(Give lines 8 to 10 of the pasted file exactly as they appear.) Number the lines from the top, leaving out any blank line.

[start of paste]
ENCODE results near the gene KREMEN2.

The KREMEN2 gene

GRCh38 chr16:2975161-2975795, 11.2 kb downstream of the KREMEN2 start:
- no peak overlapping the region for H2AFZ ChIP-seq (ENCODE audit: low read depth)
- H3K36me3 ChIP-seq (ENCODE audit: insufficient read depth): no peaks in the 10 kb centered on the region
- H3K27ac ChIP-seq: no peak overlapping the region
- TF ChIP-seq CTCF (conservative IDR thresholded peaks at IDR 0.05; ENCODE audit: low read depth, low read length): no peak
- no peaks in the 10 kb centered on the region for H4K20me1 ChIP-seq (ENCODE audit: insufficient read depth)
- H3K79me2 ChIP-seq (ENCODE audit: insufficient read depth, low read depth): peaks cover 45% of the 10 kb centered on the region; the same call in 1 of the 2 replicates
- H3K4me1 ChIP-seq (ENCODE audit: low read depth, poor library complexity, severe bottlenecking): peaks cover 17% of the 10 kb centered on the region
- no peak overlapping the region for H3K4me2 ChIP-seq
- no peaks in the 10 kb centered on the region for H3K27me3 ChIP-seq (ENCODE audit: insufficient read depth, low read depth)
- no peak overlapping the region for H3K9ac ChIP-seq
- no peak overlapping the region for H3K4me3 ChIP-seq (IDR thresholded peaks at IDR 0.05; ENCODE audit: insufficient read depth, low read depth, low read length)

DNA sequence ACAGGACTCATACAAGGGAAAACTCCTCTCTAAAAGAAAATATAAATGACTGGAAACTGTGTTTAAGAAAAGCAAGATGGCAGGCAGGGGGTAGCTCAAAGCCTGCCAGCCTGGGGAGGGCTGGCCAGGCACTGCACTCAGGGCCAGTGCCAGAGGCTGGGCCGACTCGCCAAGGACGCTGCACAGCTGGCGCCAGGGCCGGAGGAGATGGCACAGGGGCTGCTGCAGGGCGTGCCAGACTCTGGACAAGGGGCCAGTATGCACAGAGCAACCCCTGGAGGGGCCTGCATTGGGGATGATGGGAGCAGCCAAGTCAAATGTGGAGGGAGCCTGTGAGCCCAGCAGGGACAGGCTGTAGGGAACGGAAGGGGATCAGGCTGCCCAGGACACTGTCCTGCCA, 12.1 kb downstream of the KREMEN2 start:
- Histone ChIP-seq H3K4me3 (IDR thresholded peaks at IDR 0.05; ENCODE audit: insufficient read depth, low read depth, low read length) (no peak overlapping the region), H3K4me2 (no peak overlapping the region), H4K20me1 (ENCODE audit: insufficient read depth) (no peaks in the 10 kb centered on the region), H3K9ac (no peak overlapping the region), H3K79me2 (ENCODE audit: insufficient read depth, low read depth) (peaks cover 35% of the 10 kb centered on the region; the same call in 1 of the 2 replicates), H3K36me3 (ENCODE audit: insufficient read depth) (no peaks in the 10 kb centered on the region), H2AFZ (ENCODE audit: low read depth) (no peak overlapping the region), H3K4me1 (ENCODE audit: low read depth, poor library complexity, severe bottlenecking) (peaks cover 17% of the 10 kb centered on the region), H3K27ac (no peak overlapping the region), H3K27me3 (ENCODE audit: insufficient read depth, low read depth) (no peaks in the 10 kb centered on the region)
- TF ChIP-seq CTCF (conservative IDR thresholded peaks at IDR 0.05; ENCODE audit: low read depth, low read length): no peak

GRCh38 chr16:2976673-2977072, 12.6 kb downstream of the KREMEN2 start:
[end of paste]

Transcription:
- no peaks in the 10 kb centered on the region for H4K20me1 ChIP-seq (ENCODE audit: insufficient read depth)
- H3K79me2 ChIP-seq (ENCODE audit: insufficient read depth, low read depth): peaks cover 45% of the 10 kb centered on the region; the same call in 1 of the 2 replicates
- H3K4me1 ChIP-seq (ENCODE audit: low read depth, poor library complexity, severe bottlenecking): peaks cover 17% of the 10 kb centered on the region